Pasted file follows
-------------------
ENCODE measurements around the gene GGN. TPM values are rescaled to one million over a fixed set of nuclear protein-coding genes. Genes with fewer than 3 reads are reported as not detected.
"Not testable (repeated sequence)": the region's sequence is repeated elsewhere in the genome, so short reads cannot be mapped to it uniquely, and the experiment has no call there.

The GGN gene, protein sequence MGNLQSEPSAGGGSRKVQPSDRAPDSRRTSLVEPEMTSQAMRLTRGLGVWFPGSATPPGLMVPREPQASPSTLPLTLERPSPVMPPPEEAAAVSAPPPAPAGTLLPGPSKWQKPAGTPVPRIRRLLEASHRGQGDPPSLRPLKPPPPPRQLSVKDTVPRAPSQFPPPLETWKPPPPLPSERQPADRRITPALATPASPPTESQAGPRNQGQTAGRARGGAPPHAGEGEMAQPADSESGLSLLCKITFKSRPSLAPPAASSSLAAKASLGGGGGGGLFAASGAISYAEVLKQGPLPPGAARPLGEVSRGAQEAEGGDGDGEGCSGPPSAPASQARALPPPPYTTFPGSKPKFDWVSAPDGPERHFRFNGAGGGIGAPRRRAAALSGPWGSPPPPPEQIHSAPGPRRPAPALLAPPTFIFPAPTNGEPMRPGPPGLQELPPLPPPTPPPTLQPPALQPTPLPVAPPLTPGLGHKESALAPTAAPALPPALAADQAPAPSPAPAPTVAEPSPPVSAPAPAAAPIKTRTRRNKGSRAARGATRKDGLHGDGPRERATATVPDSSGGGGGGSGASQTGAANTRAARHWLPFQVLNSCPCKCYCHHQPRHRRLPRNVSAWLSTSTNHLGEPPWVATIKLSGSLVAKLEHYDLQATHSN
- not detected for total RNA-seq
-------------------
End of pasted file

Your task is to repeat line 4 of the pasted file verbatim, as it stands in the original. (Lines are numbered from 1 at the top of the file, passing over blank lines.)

- not detected for total RNA-seq